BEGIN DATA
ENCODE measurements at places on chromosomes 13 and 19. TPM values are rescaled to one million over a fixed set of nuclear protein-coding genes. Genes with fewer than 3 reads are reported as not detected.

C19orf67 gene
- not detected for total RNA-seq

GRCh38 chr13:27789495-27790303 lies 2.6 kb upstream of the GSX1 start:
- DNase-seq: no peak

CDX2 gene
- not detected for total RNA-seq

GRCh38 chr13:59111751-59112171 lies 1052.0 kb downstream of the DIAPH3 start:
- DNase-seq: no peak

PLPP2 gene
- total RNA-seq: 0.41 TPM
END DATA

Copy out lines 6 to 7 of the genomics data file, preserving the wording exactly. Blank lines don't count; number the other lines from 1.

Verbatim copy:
CDX2 gene
- not detected for total RNA-seq